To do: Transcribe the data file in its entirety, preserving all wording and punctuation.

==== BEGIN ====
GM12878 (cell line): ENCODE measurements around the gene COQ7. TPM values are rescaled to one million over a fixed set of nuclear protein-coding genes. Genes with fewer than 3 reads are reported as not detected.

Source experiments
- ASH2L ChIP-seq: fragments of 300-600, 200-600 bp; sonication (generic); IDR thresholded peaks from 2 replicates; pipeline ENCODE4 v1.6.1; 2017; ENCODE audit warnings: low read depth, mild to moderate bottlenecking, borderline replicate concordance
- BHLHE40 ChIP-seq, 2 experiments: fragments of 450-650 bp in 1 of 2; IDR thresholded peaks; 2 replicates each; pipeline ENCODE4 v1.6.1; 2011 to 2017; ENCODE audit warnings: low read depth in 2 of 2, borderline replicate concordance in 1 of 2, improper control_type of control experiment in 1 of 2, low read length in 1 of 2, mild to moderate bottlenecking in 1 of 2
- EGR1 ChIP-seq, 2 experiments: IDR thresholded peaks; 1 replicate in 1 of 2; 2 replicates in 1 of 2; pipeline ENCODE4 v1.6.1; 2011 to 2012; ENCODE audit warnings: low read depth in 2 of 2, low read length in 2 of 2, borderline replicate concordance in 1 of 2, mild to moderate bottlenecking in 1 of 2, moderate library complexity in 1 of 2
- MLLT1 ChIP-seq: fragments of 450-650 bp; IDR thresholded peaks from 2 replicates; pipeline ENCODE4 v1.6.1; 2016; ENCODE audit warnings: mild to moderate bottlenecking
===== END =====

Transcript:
GM12878 (cell line): ENCODE measurements around the gene COQ7. TPM values are rescaled to one million over a fixed set of nuclear protein-coding genes. Genes with fewer than 3 reads are reported as not detected.

Source experiments
- ASH2L ChIP-seq: fragments of 300-600, 200-600 bp; sonication (generic); IDR thresholded peaks from 2 replicates; pipeline ENCODE4 v1.6.1; 2017; ENCODE audit warnings: low read depth, mild to moderate bottlenecking, borderline replicate concordance
- BHLHE40 ChIP-seq, 2 experiments: fragments of 450-650 bp in 1 of 2; IDR thresholded peaks; 2 replicates each; pipeline ENCODE4 v1.6.1; 2011 to 2017; ENCODE audit warnings: low read depth in 2 of 2, borderline replicate concordance in 1 of 2, improper control_type of control experiment in 1 of 2, low read length in 1 of 2, mild to moderate bottlenecking in 1 of 2
- EGR1 ChIP-seq, 2 experiments: IDR thresholded peaks; 1 replicate in 1 of 2; 2 replicates in 1 of 2; pipeline ENCODE4 v1.6.1; 2011 to 2012; ENCODE audit warnings: low read depth in 2 of 2, low read length in 2 of 2, borderline replicate concordance in 1 of 2, mild to moderate bottlenecking in 1 of 2, moderate library complexity in 1 of 2
- MLLT1 ChIP-seq: fragments of 450-650 bp; IDR thresholded peaks from 2 replicates; pipeline ENCODE4 v1.6.1; 2016; ENCODE audit warnings: mild to moderate bottlenecking